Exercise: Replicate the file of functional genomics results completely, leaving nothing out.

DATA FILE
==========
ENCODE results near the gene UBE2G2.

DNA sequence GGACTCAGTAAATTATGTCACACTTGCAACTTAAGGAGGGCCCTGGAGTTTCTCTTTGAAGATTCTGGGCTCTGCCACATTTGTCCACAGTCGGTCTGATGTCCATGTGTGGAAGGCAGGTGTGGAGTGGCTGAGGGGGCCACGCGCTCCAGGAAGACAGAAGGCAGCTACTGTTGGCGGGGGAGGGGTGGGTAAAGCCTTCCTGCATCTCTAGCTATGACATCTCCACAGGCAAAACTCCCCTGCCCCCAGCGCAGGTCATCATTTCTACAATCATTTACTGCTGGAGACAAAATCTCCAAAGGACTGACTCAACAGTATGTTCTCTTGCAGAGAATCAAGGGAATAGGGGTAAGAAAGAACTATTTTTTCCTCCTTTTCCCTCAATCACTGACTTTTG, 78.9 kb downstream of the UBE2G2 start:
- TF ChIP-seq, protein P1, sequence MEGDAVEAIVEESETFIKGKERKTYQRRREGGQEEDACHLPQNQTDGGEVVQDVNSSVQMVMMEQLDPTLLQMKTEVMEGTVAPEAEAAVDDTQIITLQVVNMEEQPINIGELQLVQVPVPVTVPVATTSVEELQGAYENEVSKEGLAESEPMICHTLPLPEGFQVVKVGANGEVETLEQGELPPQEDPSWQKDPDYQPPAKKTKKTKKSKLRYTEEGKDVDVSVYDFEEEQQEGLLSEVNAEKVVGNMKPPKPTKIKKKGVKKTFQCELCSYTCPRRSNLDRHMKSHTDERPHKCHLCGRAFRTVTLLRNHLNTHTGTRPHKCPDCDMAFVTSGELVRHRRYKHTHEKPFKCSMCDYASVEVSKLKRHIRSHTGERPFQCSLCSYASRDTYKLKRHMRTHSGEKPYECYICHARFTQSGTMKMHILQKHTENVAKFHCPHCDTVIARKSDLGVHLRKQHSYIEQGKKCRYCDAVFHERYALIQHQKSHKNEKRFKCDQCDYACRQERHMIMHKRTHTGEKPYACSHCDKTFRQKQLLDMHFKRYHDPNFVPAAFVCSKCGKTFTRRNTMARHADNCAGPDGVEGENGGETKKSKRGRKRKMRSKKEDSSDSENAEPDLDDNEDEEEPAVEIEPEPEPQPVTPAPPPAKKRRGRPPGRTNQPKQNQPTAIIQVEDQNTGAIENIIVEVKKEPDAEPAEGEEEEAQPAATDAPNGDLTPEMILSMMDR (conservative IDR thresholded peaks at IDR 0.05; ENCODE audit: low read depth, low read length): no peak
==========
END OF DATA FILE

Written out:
ENCODE results near the gene UBE2G2.

DNA sequence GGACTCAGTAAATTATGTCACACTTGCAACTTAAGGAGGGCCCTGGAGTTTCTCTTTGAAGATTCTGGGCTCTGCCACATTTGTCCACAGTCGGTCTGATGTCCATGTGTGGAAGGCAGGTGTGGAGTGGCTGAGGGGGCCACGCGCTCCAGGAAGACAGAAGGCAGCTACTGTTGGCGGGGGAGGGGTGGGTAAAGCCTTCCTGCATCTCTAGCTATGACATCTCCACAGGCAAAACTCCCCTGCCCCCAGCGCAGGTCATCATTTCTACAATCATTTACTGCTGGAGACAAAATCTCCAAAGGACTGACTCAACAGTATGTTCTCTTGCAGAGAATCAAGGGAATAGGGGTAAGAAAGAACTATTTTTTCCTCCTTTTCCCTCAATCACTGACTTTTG, 78.9 kb downstream of the UBE2G2 start:
- TF ChIP-seq, protein P1, sequence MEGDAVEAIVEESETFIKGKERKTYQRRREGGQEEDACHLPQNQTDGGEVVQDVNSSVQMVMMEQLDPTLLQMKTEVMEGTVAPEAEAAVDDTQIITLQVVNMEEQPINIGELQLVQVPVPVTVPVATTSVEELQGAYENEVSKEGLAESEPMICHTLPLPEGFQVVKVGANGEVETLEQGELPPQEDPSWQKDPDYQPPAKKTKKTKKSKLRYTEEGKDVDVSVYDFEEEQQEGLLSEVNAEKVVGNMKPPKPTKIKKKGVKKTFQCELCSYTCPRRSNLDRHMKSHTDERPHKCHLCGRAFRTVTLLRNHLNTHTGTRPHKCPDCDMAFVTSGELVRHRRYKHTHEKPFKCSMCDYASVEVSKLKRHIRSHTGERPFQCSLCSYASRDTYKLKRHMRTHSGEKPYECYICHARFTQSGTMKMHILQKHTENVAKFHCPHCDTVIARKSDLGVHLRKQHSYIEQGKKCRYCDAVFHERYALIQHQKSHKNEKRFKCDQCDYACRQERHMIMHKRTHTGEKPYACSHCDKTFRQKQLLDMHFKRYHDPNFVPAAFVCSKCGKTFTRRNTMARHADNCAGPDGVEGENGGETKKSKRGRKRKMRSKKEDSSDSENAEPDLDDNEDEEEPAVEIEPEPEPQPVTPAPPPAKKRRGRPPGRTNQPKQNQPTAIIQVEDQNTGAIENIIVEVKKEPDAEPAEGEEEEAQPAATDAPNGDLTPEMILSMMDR (conservative IDR thresholded peaks at IDR 0.05; ENCODE audit: low read depth, low read length): no peak